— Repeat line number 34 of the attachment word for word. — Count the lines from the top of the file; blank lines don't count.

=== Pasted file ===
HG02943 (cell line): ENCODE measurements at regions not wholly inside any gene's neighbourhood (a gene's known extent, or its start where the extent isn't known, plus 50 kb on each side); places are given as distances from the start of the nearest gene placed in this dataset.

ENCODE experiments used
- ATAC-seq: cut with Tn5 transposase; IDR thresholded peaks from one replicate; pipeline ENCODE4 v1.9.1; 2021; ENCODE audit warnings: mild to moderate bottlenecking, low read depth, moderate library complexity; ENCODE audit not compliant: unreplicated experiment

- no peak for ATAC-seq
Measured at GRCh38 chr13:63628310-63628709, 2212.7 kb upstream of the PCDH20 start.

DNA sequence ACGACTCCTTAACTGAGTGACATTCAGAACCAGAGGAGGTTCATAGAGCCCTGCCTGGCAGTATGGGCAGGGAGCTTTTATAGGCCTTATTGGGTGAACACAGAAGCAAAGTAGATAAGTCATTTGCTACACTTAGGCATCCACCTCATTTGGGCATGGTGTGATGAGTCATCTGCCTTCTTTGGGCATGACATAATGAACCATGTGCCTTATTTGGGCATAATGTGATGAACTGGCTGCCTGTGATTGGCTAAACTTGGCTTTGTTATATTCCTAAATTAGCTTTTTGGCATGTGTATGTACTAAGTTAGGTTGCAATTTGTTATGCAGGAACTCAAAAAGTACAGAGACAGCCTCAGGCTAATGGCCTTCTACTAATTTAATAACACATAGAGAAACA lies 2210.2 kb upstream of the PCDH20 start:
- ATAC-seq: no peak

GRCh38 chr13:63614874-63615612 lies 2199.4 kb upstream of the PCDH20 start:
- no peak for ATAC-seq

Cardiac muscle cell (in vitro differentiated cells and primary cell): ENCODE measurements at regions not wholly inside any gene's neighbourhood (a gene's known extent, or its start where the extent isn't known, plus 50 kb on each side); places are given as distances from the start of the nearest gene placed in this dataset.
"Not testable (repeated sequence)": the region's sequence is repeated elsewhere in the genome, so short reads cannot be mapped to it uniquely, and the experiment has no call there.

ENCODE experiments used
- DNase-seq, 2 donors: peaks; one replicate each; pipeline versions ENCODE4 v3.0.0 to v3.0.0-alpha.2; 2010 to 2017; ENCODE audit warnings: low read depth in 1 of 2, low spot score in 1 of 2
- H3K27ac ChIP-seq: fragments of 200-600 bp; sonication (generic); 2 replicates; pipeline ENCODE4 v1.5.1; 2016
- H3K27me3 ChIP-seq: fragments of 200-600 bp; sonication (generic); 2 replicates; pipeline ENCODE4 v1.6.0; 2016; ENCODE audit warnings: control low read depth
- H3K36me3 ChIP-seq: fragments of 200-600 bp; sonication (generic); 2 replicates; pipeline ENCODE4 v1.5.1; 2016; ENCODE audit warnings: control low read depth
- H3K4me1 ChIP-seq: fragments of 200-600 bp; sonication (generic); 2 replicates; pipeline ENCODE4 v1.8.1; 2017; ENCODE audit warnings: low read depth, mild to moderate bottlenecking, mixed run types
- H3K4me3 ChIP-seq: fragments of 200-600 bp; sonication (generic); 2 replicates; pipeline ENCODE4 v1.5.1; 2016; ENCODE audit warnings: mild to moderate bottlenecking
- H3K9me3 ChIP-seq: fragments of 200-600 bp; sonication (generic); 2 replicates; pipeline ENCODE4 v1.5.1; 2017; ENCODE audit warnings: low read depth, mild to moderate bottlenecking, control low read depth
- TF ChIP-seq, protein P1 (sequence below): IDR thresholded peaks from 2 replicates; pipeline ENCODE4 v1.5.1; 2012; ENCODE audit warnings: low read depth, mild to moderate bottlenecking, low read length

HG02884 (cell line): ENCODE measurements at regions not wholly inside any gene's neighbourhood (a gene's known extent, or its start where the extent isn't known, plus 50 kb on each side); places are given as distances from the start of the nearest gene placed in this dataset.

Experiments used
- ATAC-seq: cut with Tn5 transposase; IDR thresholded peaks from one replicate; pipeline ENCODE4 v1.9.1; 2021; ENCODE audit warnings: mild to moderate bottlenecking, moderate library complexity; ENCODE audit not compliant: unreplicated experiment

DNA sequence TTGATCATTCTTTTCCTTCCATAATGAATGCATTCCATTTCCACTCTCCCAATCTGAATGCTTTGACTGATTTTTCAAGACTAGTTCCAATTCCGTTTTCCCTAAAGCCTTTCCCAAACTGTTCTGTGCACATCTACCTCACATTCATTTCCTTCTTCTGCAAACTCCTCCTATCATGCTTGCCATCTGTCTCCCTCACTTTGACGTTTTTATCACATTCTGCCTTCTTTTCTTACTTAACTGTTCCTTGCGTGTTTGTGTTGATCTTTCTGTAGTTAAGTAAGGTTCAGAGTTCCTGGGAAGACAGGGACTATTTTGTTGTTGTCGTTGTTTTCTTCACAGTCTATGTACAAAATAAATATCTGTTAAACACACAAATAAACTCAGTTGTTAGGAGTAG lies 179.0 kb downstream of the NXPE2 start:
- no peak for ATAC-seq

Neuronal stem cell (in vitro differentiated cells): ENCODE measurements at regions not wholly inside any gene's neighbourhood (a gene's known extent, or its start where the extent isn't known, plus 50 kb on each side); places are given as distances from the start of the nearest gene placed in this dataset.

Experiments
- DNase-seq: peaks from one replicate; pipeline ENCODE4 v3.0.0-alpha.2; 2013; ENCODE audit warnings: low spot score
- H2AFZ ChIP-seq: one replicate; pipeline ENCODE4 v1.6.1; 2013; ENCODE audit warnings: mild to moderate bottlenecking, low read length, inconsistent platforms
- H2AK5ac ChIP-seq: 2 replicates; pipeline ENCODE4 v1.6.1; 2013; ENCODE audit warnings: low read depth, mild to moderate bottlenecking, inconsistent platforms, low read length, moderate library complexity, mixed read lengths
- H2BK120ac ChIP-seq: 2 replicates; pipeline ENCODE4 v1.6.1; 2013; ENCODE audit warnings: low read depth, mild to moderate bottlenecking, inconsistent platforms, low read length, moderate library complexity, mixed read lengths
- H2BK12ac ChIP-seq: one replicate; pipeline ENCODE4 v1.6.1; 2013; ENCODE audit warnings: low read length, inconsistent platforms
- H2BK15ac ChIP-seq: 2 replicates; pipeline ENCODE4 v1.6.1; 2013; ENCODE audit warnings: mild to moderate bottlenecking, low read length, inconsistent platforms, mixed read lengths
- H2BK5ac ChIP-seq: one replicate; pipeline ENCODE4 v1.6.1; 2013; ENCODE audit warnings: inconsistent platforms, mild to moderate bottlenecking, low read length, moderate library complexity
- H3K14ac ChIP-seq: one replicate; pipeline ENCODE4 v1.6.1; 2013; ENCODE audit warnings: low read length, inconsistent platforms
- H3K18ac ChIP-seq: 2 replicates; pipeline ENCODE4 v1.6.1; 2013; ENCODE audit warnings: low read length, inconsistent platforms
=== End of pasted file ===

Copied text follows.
- H2BK5ac ChIP-seq: one replicate; pipeline ENCODE4 v1.6.1; 2013; ENCODE audit warnings: inconsistent platforms, mild to moderate bottlenecking, low read length, moderate library complexity